I've always liked the idea of making my own cheese, well, actually, I've always liked the idea of making most of my food myself. In fact one of the first books I've ever bought for myself was Practical Self-Sufficiency by Sally Taylor. Reading about making cheese in Jam It, Pickle it, Cure It by Karen Solomon reignighted my enthusiasm.
We are not big milk drinkers in my family. In fact nobody drinks milk. We use it in coffee and cooking but not as a beverage. We somehow ended up with a gallon of 1% low fat milk that would probably get old and spoiled and than down the drain.
Making basic cheese is easy. For this South Asian, vegetarian cheese, called Paneer and similar to Anari from Cyprus or Beyaz peynir from Turkey, all you'll need is:
That's it and you'll get about 1½ to 2 cups of cheese and 3 quarts of whey.
|Milk, food acid, like lime juice, a big pot and a clean dish cloth is all you need.||Bring the milk to a boil and pour in the juice.||Stir gently as the curds form.|
In a heavy or thick bottomed pot bring your milk to a boil. Be careful, milk bubbles up quickly when it reaches the boiling point. You don't want to be cleaning up the mess when it boils over. So, use a small flame, tend to the pot, stir occasionally with a wooden spoon and when the milk starts bubbling take it of the heat quickly. Blowing on the rising milk also helps to bring it down. Turn the heat down, way down so that the milk barely simmers and pour in the lime or lemon juice. Stir gently and watch the curds form. After a few minutes turn off the heat and let it stand for 10 to 15 minutes.
Place a strainer over a large bowl and cover it with a linen dish towel. Linen dish towel is my personal choice. I like the very simple ones from IKEA because they resemble the ones we used to have back in Poland - simple, cheap and functional. You can use several layers of cheese cloth or some other organic, not petrochemical plastic, pours cloth.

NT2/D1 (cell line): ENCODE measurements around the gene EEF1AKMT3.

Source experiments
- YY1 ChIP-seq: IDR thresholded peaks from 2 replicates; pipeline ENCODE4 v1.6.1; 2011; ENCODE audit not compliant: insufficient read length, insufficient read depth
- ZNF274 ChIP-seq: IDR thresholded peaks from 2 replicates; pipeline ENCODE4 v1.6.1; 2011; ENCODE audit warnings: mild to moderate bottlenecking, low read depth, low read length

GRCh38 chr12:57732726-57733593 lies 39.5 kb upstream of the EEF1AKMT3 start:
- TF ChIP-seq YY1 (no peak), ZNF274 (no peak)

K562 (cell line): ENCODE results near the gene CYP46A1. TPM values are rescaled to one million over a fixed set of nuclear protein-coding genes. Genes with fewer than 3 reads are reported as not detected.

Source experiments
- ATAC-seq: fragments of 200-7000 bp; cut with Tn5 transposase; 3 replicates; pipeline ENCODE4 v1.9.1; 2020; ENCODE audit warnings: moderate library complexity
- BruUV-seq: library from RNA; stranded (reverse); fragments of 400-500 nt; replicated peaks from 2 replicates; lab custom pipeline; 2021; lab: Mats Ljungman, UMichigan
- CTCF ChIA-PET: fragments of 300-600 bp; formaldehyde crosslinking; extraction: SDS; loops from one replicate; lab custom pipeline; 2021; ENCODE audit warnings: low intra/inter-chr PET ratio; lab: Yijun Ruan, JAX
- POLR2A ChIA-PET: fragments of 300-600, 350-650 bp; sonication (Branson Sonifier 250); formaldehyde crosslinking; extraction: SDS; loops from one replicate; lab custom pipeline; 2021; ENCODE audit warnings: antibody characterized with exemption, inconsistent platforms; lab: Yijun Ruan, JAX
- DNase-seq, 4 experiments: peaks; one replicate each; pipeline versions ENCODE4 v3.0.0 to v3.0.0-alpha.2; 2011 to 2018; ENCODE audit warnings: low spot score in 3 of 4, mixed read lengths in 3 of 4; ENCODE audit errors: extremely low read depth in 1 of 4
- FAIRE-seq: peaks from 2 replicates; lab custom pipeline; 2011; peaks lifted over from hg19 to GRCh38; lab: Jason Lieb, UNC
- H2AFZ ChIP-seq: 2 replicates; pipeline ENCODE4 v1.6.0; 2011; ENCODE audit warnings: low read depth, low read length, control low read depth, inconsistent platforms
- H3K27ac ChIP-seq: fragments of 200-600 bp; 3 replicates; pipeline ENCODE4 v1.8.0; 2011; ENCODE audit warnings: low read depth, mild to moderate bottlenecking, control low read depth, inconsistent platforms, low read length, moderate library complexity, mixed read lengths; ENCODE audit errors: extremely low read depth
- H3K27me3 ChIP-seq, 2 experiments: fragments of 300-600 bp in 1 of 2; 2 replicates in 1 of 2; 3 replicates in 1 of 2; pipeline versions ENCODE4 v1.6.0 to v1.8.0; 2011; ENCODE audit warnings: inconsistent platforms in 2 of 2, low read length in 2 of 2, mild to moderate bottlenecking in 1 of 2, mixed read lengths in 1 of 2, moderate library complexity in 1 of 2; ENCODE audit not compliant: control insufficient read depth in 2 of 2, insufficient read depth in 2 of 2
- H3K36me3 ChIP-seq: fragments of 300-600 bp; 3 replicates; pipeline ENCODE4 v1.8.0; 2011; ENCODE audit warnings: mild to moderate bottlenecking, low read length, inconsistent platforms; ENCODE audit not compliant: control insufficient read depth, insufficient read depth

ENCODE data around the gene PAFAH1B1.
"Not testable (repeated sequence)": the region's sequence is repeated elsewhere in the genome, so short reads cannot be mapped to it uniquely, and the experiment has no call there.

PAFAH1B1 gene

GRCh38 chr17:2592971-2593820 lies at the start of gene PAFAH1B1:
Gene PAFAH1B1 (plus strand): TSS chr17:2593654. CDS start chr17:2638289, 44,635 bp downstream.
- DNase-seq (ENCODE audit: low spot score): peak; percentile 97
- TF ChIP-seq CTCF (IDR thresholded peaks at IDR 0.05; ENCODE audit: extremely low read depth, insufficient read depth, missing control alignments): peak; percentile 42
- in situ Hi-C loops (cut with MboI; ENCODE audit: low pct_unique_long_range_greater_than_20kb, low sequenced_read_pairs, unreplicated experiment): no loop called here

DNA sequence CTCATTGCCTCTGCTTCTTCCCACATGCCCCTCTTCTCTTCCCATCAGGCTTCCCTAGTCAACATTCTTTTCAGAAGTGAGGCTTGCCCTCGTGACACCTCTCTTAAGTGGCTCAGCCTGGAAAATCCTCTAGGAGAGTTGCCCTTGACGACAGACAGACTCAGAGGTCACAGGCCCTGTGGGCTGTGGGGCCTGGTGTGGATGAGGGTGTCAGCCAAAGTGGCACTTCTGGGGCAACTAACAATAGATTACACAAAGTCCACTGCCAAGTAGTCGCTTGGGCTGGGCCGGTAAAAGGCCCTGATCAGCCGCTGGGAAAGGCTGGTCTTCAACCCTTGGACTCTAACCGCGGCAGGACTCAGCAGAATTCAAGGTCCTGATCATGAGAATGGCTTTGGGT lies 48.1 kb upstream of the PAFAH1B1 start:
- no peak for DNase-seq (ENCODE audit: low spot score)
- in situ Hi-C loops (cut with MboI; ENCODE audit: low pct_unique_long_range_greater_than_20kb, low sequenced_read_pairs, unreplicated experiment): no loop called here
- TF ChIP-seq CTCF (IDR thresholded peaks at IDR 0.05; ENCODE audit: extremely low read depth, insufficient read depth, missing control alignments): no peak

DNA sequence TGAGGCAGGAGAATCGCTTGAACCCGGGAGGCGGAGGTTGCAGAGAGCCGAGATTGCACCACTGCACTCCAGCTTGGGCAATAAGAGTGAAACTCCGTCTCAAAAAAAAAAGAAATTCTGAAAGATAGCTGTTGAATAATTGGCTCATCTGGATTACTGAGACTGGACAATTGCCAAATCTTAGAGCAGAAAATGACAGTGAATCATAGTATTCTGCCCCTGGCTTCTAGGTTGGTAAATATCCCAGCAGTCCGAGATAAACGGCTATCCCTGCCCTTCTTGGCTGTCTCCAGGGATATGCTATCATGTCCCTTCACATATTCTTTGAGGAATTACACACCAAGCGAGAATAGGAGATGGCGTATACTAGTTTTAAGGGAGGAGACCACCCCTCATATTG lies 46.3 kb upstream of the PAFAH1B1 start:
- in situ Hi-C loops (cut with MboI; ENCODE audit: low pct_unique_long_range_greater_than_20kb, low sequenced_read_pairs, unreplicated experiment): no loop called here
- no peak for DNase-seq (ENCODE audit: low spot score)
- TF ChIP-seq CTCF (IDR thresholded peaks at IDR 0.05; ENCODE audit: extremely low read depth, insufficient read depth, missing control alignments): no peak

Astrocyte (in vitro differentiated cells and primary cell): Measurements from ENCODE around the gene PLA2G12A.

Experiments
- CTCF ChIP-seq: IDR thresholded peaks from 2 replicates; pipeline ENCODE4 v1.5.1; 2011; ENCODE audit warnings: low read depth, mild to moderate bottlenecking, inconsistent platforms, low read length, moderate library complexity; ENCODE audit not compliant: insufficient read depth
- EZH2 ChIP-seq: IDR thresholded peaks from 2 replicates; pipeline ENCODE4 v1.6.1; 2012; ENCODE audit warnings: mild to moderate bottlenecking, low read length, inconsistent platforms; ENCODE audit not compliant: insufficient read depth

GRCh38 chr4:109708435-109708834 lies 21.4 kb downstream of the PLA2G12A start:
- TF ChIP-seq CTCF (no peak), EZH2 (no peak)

|Strain the curds and rince with cold water.||Adding a cup of lime juice and some honey to your whey will make a tasty limeade.|
Pour the still hot whey and curds into the strainer. You will end up with a bowl of whey and a dish towel of curds. Put the whey aside and rinse the curds under some cold water. Fold up the towel corners around the curds like a satchel and squeeze as much water out as you can. Basically now you will have a bunch of sweet tasting curds that can be crumbled on a salad or into a soup but Paneer is a slicing cheese so we have one more step.
Take your satchel of curds and put them on a cutting board. Now you need a way to squeeze more water out. I simply put another cutting board on top of the curds and a brick on top of that. Leave the cheese out to dry for 3 to 5 hours. You will end up with a fairly solid, flat round of bouncy, sweet cheese. It is perfect for all Indian and South Asian recipes that require Paneer.
I like it best sliced and fried up in a pan till the sides get brown and crispy.
What about the whey. Lots of people just dump the stuff. What a waste. It contains lactose, vitamins, protein and minerals and it can help regulate and reduce spikes in blood sugar levels. Remember Miss Muffet? Whey was never thrown out in the old days.
In this case because I used lime juice to curdle the milk a simply added 1 more cup of key lime juice and a little honey to make a very refreshing, nourishing and tasty limeade.
And that was lunch:
Hard to beat for taste, nutrition and economy.